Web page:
F-27 Advisory Bulletin
April 11th, 2004
A number of owners have reported problems with gelcoat cracking along the wingnet lashing rail, right in the corner where the rail connects to the cabin side. These cracks are caused by the wingnet rail flexing up and down when someone steps on the wingnets. They are mostly a cosmetic problem in the gelcoat, which is a very hard and brittle material compared to a fiberglass laminate, which is a relatively flexible material (hence its use in fiberglass fishing rods and battens).
The loads from a heavy crew member jumping on the wingnets can also be enormous, being many times that person's weight, depending on how tight the nets are.
There is not much that can be done about these cracks, and, if repaired, they will only reappear again due to ongoing flex. There are no real structural concerns, as it is only flex in what is a brittle cosmetic material covering the structural laminate. However, if it becomes excessive over time, or crew members are particularly heavy, then rail integrity may degrade to where the glue line between deck and hull along this rail may fail, which will allow the cabin side to flex in and out. The boat is not threatened, as the wingnet rail is still bolted together, but the cabin side flex can certainly be disconcerting.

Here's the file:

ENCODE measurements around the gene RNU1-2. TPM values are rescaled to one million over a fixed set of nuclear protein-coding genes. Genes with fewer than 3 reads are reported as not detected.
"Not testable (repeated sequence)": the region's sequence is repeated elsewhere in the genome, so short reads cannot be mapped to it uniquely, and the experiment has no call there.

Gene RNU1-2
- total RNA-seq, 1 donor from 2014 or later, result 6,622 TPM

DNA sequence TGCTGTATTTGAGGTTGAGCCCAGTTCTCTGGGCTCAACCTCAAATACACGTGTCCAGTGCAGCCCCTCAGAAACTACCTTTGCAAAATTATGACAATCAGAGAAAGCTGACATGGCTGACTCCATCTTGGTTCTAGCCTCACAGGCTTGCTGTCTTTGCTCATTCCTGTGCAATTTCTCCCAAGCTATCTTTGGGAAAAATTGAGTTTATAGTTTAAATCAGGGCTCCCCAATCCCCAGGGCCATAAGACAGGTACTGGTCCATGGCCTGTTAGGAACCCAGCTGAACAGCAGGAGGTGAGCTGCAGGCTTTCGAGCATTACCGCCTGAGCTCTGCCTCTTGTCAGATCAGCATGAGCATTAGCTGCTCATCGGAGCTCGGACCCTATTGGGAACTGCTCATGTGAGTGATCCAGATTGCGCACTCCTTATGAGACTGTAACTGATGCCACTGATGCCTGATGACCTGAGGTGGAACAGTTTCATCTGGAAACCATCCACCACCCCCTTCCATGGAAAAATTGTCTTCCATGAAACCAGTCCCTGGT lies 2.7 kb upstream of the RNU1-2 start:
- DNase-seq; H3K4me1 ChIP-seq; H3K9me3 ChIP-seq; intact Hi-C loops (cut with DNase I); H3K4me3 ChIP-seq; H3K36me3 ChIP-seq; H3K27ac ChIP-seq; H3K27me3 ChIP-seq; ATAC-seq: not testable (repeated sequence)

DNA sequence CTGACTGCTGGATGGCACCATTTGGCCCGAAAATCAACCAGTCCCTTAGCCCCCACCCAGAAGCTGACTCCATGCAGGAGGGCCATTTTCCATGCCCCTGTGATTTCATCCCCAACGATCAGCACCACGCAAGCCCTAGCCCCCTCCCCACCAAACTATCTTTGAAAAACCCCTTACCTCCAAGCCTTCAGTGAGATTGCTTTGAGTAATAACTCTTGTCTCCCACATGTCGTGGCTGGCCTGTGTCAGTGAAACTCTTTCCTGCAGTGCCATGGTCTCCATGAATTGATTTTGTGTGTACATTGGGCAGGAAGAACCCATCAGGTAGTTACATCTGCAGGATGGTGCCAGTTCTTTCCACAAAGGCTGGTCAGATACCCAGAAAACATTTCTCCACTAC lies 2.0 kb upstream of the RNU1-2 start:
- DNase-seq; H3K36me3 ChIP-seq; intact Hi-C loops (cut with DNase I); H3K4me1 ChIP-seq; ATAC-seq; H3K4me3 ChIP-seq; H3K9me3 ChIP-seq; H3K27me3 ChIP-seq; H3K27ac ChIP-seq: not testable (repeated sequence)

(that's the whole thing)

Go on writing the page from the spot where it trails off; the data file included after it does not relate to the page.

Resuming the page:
Should these cracks exist, and significant rail flex can be observed, then it is advisable to support the wingnet rail as follows:
Best material for support molding is fiberglass, and this can be made over a simple and easily made mold. Another alternative is to bend them up from an aluminum rectangular bar, minimum size being 1" x 1/8" (25 x 3).
Supports fitted to Dave Laux's F-27. These supports were made by Dave from a simple mold and then cut to size.
Dave glued his supports in place with a Plexus adhesive. A good epoxy will do this also
Dave can make and sell these to order, and his contact email is: <firstname.lastname@example.org>
Similar supports may also be available for purchase from Corsair Marine, but it has
been reported that they do not fit very well
Another style repair using L shaped brackets, as done by Martyn Adams on his F-27 in Seattle
Holding in place while the glue sets